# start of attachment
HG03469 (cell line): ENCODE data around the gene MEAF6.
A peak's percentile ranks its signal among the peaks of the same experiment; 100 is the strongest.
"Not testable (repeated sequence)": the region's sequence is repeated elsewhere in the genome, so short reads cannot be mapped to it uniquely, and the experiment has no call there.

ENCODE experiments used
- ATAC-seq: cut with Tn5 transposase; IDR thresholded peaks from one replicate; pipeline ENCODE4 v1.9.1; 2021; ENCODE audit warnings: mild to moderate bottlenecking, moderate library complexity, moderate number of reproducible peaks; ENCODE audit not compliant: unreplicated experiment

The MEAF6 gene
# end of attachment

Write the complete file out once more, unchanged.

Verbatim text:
HG03469 (cell line): ENCODE data around the gene MEAF6.
A peak's percentile ranks its signal among the peaks of the same experiment; 100 is the strongest.
"Not testable (repeated sequence)": the region's sequence is repeated elsewhere in the genome, so short reads cannot be mapped to it uniquely, and the experiment has no call there.

ENCODE experiments used
- ATAC-seq: cut with Tn5 transposase; IDR thresholded peaks from one replicate; pipeline ENCODE4 v1.9.1; 2021; ENCODE audit warnings: mild to moderate bottlenecking, moderate library complexity, moderate number of reproducible peaks; ENCODE audit not compliant: unreplicated experiment

The MEAF6 gene